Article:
The Hospice Admission Visit

Before your loved one officially begins Hospice Services, a few steps need to be completed:

First step: Your physician recommends hospice services and will write an order for Hospice Eval and Treat (must have for hospice services).

Second Step: Your physician usually has hospice agency information that they will provide to you or they will have a hospice agency representative (the Hospice Liaison) contact you via phone. If you are in the hospital, the liaison can come visit you at the hospital to give you information about their agency. The Hospice Liaison works for the Hospice Agency, not the hospital, and not for the physician. Most Hospice Liaisons get paid to get you to sign onto their agency so be sure to ask them the correct questions and get their contact information.

Third Step: The hospice agency will send a nurse to evaluate your loved one (and/or your loved one’s medical records) to see if your loved one truly qualify for hospice cares (advancing disease, terminal prognosis, no further treatment options, refusing further treatment options). Medicare has specific requirements that need to be met in order to qualify for, and begin, the Hospice Benefit. The hospice nurse will send her findings to the Medical Director of the Hospice Agency, who will determine if your loved one qualifies for the hospice benefit. And, if he/she does qualify, the Medical Director will determine the Terminal Diagnosis (the main reason your loved one will be on hospice services). You will get a call from a hospice representative with the final response. NOTE: If your loved one does not qualify, and you truly believe they need hospice services, reach out to another hospice agency for their opinion and for another/second evaluation.

Last Step: Once approved for hospice services, a representative from Hospice will contact you to answer questions you may have and to set-up a time for the Admission Visit (the Admission onto Hospice Services).

The HOSPICE ADMISSION VISIT will be about 1-2 hours in length and will consist of:

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Paperwork

All paperwork related to the Hospice Benefit will need to be signed by the patient. However, if the patient has an Activated Power of Attorney (APOA), the Primary Agent will need to sign the paperwork (see section on Advanced Directives for information about APOA). These are the forms that will need to be signed and witnessed:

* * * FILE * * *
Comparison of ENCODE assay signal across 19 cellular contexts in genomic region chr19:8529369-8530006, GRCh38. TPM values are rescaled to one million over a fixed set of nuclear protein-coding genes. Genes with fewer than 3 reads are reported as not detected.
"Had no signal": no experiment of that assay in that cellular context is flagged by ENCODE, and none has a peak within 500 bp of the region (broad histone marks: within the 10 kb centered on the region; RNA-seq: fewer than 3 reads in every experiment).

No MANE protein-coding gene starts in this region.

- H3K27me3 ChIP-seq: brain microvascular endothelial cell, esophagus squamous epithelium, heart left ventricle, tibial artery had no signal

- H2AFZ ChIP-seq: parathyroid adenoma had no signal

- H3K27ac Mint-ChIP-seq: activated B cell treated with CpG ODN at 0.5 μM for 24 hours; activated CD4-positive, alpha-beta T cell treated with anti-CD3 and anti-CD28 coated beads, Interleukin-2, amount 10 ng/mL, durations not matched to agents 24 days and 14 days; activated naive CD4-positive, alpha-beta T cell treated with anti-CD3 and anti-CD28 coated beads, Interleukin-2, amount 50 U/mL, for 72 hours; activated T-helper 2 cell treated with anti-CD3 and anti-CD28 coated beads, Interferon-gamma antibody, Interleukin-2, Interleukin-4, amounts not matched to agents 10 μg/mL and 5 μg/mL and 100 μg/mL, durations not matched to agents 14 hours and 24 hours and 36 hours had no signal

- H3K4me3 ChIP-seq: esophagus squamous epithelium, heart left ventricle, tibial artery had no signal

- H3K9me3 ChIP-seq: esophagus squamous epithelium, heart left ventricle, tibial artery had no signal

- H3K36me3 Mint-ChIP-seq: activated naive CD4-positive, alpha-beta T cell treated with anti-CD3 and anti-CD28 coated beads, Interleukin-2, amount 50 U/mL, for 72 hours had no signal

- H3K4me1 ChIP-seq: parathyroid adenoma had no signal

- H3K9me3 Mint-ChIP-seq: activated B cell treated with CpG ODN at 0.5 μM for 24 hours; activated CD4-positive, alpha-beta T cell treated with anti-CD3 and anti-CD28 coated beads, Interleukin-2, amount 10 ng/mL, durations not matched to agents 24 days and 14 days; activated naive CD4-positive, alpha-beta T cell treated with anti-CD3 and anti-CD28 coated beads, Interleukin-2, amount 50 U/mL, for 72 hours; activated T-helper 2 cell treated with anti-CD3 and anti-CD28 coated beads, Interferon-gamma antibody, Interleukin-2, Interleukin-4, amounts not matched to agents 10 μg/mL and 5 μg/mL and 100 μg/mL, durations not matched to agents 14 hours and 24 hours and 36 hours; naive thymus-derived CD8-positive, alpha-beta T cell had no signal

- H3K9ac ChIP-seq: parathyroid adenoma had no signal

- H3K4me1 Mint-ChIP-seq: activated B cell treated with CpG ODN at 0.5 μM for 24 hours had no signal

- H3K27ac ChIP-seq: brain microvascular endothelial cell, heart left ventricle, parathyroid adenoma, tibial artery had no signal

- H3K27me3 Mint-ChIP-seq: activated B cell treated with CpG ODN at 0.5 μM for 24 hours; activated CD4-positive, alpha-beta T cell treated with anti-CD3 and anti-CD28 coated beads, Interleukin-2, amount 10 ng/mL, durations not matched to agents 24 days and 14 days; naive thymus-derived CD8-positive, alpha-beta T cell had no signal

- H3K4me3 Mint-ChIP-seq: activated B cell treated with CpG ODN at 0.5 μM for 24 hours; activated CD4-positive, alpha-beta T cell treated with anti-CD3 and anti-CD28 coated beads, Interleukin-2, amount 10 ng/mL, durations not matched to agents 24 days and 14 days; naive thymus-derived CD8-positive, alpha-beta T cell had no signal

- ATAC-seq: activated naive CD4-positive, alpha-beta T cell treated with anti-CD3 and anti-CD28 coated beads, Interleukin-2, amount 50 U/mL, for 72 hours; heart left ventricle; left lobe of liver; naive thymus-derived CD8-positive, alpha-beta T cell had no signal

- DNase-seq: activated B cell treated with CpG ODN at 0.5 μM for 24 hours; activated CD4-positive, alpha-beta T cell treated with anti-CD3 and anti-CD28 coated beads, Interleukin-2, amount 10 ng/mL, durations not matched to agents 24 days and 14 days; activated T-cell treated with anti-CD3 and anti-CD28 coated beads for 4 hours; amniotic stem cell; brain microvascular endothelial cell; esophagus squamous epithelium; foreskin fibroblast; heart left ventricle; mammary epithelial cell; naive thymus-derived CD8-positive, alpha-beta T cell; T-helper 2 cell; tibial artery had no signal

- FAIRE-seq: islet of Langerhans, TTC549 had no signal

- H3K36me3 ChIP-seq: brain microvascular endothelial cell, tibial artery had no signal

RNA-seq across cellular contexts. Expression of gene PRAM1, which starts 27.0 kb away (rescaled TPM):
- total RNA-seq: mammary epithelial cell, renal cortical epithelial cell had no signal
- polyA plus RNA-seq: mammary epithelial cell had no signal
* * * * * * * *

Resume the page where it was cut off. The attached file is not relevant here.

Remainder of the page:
• Hospice Election Statement stating you are electing Hospice Cares and no longer wish to seek curative treatments.
  • Admission Consent
  • Advanced Directives (have copies of your Living Will and/or Health Care Power of Attorney, if you have them)
  • HIPAA/Privacy
  • Release of Information for Disaster Situations
  • Rights & Responsibilities
  • Consent for Treatment
  • Client Evacuation Plan (in case of an emergency)

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Social/Spiritual Assessment

The following items will be addressed during the Admission Visit:

  • Future plans for Hospitalizations
  • CPR/DNR
  • Spiritual Needs (Church affiliation, spiritual distress, spiritual/religious needs)
  • Spiritual and Existential Concerns

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Physical Assessment by the Hospice Admission Nurse

The Admission Nurse (may be different than your assigned Hospice RNCM/Hospice Nurse) will address the following during the Admission Visit:

  • Vital signs
  • Skin check for wounds/sores
  • Pain
  • Shortness of Breath
  • Medication List Review
  • Safety issues
  • Swallowing, eating, appetite
  • Ambulation (how your loved ones gets around their home)
  • Bowel habits
  • Vital signs
  • Plan of Care, preferences for End of Life Cares, Goals of Hospice

The Admission Nurse will provide you and your loved one information about how to call for assistance during after hours, when to call 911 and when not to call 911, medications that will be delivered, DME that will be delivered, safety issues in the home, and the names of your Hospice Team Members.

The Admission nurse will be giving you A LOT of information. And yes, it is A LOT to remember. You can use this website as a guide, but ALWAYS call your hospice team to clarify any information or details or instructions provided.


Cares in End of Life require a team of people with different skills to come together for the sake of one.